In a display of bravery, a middle school student has taken on his school board after being sent home for wearing a shirt that correctly stated that there are only two genders. The incident took place on March 21st at Nichols Middle School, where the 12-year-old was taken out of gym class and sat down with two adults for what turned out to be an uncomfortable conversation.
The student was told that some students were complaining about the words on his shirt and that it was making them feel unsafe.
“What did my shirt say? Five simple words: there are only two genders. Nothing harmful, nothing threatening, just a statement I believe to be a fact,” he said.
Despite being told that he was not in trouble, the student was informed that he would need to remove his shirt before he could return to class. When he refused, his father was called to come and pick him up.
The student, in a speech to the school board, stated that he believed that his shirt was a statement of fact and not harmful or threatening. He questioned who the “protected class” was that his shirt was targeting and wondered whether their feelings were more important than his rights.
The student also noted that he had not seen any complaints from staff or students about his shirt and that several students had even supported his actions.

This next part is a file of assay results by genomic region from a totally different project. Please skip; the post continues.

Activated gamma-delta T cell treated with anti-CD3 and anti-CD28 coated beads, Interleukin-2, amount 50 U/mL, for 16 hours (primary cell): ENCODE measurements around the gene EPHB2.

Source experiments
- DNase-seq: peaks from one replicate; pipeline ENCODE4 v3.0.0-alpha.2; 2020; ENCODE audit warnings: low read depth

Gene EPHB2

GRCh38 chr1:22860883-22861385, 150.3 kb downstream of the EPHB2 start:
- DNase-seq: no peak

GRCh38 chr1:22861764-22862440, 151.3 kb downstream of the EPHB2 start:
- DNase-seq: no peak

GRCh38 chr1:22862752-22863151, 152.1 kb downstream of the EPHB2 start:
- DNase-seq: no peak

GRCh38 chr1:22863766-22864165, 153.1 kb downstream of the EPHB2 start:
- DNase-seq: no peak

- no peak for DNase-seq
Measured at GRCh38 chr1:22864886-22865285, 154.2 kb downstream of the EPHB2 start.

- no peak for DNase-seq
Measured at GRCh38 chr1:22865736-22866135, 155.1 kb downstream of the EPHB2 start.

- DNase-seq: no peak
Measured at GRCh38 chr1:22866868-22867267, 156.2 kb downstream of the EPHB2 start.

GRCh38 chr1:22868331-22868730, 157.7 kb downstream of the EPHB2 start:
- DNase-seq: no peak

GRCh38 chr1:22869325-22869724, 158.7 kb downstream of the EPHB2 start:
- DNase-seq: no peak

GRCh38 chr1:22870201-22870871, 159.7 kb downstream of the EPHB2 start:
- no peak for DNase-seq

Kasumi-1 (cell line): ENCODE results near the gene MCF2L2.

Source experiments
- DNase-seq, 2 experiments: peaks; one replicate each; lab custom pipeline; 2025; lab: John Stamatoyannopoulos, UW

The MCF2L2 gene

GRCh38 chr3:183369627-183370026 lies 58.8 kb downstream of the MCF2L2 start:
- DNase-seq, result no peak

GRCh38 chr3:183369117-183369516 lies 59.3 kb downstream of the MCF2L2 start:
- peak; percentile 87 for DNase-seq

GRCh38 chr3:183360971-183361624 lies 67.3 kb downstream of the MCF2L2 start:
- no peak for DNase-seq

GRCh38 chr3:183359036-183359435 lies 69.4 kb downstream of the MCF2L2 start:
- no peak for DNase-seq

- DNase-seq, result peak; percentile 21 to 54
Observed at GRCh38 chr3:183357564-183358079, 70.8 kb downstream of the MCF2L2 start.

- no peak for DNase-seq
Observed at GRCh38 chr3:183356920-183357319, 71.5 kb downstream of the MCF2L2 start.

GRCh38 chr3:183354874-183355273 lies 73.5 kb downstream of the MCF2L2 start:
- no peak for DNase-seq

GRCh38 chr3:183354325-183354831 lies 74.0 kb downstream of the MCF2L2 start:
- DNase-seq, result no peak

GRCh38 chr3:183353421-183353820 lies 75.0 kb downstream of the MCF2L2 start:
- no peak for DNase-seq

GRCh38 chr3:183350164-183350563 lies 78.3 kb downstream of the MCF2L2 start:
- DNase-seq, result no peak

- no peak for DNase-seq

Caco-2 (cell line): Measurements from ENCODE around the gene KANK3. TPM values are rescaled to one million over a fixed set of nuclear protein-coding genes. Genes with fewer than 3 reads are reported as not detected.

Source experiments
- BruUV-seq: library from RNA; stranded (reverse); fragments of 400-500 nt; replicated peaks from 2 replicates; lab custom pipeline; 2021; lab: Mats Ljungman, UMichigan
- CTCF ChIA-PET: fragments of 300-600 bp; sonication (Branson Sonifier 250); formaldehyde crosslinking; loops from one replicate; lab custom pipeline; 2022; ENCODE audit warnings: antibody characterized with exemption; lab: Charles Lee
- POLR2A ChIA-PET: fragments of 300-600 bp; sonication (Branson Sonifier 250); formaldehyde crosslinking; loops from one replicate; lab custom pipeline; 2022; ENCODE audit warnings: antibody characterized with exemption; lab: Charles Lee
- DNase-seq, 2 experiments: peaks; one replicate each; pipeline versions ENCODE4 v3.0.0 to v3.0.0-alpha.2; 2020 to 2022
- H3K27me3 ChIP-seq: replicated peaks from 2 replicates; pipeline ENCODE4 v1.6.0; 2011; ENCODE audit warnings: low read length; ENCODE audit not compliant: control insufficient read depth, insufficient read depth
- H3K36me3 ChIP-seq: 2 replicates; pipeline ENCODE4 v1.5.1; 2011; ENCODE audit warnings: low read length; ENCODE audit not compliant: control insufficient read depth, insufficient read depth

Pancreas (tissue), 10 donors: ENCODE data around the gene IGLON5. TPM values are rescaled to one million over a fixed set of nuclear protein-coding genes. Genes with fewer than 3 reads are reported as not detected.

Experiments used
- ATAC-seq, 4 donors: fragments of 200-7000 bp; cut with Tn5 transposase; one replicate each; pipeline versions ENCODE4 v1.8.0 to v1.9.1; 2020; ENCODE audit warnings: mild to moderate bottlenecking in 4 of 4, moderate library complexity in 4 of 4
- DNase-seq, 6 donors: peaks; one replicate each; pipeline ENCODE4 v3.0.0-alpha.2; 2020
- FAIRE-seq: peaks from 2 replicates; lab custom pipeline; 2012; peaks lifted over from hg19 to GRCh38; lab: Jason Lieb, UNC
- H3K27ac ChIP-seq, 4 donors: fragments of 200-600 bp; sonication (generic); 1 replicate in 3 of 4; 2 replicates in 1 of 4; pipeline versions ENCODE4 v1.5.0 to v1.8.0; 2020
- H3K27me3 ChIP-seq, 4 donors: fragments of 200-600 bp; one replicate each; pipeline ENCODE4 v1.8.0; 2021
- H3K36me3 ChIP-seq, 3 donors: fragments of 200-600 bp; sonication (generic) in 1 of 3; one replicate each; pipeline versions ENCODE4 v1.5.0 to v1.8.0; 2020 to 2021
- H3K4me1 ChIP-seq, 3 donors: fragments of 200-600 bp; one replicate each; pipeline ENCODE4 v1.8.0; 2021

The school board had argued that the student’s shirt was a disruption to learning, but the student argued that no one had left the classroom or burst into tears. He noted that he experienced disruptions to his learning every day, such as students acting out in class, but that nothing was done about those disruptions.
“I feel like these adults were telling me that it wasn’t okay for me to have an opposing view,” he continued. “Their arguments were weak, in my opinion. I didn’t go to school that day to hurt feelings or cause trouble.”
He ended his statement by reminding the school board of the First Amendment to the Constitution, which guarantees his right to express his political opinions.
“My hope in being here tonight is to bring the school committee’s attention to this issue. I hope that you will speak up for the rest of us so we can express ourselves without being pulled out of class,” the student finished. The incident highlights a growing trend of conflicts between students and school boards over issues related to gender identity and the suppression of the First Amendment.
A similar incident occurred recently in Michigan when two students took legal action against their school district after they were not allowed to wear “Let’s Go Brandon” sweatshirts to class.
The students claimed that they have the right to protest against the President of the United States, while the school district argued that the sweatshirts are indecent and they had the authority to ban such material.
Lawyers for the students explain that criticism of the president is protected by the First Amendment, and the slogan “Let’s Go Brandon” is not lewd, profane, indecent, vulgar or obscene.
The legal case involves two siblings, a seventh-grader and a high school freshman, who were ordered to remove their sweatshirts by the assistant principal. The brothers’ lawyers argued that the school’s policy against political speech is discriminatory, as the school allegedly allows students to wear clothing with LGBTQ and gay pride messages.